Meditation means many things to different people across the globe but usually involves training the mind to reach a new enhanced state of consciousness. People in the West have been intrigued by meditation since its introduction from the East and as such it is often regarded as mystical and difficult only to be undertaken by those seeking a spiritual journey. This in fact could be no further from the truth as, fundamentally meditation is the art of sitting quietly doing nothing. Our lives are filled with the chitter chatter of our internal monologue reminding us what we're doing tomorrow or when our next appointment is. The aim of meditation is to get away from this and focus our mind on what we choose.
The Different Types of Meditation
The different types of meditation are often linked with the various cultures and religions from which they were developed.
- Transcendental Meditation was introduced to the west by Maharishi Mahesh Yogi in 1958. It is associated with releasing stress and bringing rest to the mind and body. It is one of the easier types of meditation to practice and has become popular in the West.
- Zen meditation, the aim of which is to find insight into the natural human condition.
- Vipassana meditation, which was taught by the Buddha and is about trying to heal the mind and body, and it is often best practiced with the guidance of a teacher.
- Mindfulness meditation, which teaches to be aware and give deliberate, thought to everything we do in our lives.
How to Meditate
There are many types of meditation and it is worth trying several different techniques to see which works best for you. Most types simply require a quiet place with somewhere comfortable to sit, however there are some that involve walking or chanting.
The easiest technique is to sit in a comfortable position with your back straight and to count your breaths one in, two out, until you reach ten, at which point you return to zero. Although it seems easy the mind will wander away from the counting. The important thing is not to let this become stressful or dwell on the thoughts that arise but to let them pass and return to counting the breaths. At first try ten to fifteen minute sessions of this twice a day and slowly build up to longer sessions.
Meditating is often associated with the Full Lotus sitting position with legs crossed over each other but unless you are particularly flexible or practice yoga it becomes uncomfortable very quickly and can be damaging to the knees. A better solution is the Quarter Lotus, which involves placing your foot onto your calf while the other sits underneath. If you would prefer, meditation can just as easily be done sitting upright in a chair. Meditation For Dummies, with an Audio CD has some great tips and clear illustrations to help you find a comfortable position.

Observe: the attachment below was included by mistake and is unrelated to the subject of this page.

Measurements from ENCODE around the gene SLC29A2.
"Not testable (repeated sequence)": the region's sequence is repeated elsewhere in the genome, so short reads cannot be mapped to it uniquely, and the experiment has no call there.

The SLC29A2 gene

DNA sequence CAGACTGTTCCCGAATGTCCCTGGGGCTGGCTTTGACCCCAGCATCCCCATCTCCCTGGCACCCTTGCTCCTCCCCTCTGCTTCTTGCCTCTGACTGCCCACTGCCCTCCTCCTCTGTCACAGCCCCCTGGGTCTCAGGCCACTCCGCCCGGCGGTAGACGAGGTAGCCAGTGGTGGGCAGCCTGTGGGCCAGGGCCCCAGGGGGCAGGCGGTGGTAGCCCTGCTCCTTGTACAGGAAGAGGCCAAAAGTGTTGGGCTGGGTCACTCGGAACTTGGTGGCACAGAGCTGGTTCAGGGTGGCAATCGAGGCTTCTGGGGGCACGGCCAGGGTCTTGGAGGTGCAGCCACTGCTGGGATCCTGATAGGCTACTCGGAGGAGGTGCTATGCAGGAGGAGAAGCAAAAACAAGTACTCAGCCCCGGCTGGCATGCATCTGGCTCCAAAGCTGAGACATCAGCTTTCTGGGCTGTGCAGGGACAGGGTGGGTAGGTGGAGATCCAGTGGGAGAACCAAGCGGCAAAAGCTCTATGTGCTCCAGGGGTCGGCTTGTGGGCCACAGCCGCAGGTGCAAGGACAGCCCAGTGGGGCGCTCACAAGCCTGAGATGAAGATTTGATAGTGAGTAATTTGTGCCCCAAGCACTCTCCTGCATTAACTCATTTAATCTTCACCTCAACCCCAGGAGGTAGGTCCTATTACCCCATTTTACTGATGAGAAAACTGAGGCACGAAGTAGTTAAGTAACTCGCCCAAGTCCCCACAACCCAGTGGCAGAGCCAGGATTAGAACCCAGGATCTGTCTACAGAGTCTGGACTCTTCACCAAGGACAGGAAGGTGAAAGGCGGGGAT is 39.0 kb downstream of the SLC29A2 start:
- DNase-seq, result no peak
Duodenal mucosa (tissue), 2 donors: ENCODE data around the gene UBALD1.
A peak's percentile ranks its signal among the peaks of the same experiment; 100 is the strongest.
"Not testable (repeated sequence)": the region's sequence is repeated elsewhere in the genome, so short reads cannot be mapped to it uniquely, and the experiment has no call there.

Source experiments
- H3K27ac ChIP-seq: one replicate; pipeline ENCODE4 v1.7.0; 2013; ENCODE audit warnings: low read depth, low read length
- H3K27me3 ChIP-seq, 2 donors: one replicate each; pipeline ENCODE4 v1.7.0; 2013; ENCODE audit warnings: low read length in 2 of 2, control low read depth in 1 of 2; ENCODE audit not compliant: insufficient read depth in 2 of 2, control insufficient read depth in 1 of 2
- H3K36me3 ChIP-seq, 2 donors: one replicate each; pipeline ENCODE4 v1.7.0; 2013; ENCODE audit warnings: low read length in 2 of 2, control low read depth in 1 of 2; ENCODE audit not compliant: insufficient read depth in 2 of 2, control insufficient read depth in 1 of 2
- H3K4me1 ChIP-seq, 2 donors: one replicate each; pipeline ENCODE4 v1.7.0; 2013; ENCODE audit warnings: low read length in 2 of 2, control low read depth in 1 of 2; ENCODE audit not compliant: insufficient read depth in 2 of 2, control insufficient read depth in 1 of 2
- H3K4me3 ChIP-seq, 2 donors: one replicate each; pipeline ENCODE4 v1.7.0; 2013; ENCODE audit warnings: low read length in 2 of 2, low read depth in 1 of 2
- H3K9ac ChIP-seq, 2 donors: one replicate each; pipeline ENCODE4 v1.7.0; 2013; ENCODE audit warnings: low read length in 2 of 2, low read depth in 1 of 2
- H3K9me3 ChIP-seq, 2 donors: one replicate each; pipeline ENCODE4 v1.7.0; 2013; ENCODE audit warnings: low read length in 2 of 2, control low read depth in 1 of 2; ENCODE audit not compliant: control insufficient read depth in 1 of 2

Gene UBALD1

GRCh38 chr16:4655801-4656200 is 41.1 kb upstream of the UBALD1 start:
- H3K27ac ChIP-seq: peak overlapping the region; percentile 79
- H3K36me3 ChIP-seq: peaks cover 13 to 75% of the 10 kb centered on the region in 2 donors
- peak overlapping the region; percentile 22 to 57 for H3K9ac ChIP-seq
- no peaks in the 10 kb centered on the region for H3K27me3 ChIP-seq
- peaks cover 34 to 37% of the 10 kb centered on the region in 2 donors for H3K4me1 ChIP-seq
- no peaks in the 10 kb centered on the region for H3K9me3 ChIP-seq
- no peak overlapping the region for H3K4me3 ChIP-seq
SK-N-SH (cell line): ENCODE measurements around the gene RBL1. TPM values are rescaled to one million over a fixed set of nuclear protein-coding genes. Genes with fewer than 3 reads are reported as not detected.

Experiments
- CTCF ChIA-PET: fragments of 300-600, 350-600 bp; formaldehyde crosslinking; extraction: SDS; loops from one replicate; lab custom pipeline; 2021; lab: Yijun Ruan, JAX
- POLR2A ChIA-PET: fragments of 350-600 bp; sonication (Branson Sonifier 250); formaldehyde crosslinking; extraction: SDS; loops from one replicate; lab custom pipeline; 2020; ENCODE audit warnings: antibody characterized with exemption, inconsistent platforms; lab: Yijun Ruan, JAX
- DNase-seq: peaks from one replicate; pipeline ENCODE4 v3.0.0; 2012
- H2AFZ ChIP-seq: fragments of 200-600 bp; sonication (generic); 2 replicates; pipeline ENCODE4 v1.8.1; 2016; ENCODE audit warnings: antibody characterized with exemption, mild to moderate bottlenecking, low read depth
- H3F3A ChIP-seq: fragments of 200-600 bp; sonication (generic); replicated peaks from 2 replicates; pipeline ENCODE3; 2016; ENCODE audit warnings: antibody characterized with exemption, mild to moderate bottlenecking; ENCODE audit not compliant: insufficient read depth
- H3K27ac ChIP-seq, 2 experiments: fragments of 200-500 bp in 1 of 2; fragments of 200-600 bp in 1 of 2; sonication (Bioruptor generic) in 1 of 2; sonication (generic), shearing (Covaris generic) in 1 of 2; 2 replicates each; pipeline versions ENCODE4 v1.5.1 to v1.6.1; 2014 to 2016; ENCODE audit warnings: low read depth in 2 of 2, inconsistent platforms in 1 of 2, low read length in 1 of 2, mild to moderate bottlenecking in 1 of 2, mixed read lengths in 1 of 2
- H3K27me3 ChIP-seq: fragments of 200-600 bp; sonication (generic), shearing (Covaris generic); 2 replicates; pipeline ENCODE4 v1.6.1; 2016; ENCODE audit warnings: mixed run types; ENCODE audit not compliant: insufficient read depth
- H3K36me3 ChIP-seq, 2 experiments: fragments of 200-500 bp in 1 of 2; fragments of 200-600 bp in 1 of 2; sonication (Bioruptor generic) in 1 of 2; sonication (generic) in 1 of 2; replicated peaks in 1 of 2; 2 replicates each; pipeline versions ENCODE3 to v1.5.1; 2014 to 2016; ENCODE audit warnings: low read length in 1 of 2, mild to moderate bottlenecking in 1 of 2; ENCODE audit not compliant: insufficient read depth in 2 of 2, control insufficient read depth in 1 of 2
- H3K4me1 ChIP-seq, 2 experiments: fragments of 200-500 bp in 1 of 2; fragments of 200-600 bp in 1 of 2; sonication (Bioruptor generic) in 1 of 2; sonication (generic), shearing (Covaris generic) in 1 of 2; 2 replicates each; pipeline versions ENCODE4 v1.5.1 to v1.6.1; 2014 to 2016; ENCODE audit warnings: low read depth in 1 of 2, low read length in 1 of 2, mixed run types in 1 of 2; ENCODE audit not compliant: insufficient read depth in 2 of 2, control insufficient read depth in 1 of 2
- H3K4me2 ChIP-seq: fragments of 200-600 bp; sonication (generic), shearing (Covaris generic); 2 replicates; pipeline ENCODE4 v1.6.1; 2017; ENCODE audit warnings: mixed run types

Another question often asked is whether to have the eyes closed. In most traditions the eyes are closed however in Zen meditation the eyes are only half closed. The most important thing is to find what is the most comfortable position for you.
Another technique involves reciting Mantras, single words or phrases that are chanted over and over while sitting, often on the "out" breath. The most basic mantra is "Aum", often described as the sound of the universe, however there are many such as the commonly used "one".
Visualisation is another way often used in meditation to focus the mind. Try visualising a particular object such as a flame, or perhaps visualise yourself outside of your body.
If you'd prefer to be moving, walking meditation uses the act of walking as the focus. This is slightly different from other forms as you are more aware of the surroundings, especially those you want to avoid. For more information on walking meditation take a look at the Wildmind website (http://www.wildmind.org/walking/overview) for a great overview.
More important than the particular technique is that to gain the many benefits of meditation it must be practiced on a regular basis. Try to set aside a period of time every day when the mobile phone is switched off and you can feel truly relaxed. Also remember to have fun. Meditation isn't always easy but by making it a chore you are less likely to stick to it.
Taking Meditation to the next level
So once you got yourself into a regular routine of meditating and are comfortable sitting for extended periods of time where can you take it? This is not an easy question to answer, as there is a great deal of different answers to this depending on whose advice you takes. One answer is nowhere, that's the whole point of meditation; there is no goal, only sitting. The general consensus from many experienced meditators though is if you want to delve deeper, find yourself a teacher. They can guide you and offer advice to many of the questions that long periods of meditation can open up.
Meditation is a great work out for your mind and remember it's easy. Sit quietly and breathe.